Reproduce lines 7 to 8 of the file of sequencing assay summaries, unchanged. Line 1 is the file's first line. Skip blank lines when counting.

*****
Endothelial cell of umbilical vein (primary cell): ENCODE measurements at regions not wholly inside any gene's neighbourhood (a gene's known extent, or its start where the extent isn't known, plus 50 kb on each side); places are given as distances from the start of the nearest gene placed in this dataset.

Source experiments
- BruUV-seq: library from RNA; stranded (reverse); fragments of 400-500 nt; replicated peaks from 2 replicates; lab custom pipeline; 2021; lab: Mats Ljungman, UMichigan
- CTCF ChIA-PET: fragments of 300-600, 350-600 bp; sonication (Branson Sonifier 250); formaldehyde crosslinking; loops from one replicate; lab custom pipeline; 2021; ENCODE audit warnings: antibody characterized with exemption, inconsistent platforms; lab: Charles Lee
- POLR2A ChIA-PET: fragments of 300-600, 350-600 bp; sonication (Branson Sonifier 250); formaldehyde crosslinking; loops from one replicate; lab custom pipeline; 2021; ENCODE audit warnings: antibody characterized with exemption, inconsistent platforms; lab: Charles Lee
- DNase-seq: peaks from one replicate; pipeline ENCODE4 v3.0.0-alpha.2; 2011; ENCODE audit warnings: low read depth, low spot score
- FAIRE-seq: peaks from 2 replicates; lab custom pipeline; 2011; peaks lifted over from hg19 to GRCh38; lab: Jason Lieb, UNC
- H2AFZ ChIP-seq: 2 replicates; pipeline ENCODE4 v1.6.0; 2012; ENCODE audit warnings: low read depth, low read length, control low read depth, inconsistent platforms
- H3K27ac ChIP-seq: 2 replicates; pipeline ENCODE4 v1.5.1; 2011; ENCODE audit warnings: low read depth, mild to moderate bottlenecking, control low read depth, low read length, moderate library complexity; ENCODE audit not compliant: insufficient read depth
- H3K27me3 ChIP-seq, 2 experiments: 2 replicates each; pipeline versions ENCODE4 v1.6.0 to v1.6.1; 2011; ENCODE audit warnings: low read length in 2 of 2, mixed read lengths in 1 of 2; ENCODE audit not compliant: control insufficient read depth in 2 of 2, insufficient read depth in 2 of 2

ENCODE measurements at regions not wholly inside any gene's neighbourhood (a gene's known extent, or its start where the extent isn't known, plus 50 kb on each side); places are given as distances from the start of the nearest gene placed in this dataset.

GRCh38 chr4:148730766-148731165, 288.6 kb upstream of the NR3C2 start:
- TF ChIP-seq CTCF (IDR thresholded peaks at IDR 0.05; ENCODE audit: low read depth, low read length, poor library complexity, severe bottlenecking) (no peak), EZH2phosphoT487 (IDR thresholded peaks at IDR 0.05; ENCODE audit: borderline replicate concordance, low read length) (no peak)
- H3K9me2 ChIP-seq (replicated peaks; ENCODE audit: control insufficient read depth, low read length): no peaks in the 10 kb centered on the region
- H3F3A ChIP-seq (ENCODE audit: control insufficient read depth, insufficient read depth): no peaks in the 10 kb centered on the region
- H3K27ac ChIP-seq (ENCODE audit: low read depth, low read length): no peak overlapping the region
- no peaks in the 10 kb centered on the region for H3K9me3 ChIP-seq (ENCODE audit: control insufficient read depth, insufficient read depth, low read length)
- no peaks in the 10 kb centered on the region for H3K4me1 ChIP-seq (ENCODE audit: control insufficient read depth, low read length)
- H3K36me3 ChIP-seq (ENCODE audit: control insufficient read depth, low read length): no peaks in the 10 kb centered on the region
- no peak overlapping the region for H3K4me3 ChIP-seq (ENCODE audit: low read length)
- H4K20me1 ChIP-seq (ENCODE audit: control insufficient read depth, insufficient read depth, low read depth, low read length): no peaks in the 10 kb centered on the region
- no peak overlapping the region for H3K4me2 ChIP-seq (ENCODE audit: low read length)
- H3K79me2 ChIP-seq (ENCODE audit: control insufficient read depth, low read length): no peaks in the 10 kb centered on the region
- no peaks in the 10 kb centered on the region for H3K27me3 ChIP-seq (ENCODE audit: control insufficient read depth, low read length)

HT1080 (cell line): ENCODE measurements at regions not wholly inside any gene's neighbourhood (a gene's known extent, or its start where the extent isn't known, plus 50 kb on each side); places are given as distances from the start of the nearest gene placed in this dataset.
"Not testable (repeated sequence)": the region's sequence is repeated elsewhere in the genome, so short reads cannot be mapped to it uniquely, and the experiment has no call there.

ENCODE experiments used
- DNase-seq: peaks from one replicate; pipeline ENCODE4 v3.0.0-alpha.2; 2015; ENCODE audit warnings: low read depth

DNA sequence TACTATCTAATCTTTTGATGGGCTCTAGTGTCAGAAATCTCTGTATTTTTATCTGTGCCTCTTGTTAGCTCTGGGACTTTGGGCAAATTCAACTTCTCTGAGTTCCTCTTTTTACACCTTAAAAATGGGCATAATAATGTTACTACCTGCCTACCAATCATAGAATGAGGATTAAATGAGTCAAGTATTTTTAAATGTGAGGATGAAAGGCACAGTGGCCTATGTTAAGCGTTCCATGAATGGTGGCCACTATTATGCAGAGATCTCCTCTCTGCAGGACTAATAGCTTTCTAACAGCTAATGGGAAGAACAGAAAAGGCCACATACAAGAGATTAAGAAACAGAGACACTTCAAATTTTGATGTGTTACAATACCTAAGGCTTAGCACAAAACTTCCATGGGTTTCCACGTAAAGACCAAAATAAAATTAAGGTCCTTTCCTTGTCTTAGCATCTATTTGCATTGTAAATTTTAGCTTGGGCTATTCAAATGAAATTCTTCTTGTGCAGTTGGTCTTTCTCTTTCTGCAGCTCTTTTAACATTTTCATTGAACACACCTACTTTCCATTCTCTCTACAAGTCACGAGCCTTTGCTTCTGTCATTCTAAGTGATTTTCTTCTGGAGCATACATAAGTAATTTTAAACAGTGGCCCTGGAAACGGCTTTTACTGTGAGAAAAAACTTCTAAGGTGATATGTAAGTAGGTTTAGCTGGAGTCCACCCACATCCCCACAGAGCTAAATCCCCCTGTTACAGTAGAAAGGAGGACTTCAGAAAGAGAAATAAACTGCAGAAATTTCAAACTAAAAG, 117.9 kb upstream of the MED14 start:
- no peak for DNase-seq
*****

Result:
- FAIRE-seq: peaks from 2 replicates; lab custom pipeline; 2011; peaks lifted over from hg19 to GRCh38; lab: Jason Lieb, UNC
- H2AFZ ChIP-seq: 2 replicates; pipeline ENCODE4 v1.6.0; 2012; ENCODE audit warnings: low read depth, low read length, control low read depth, inconsistent platforms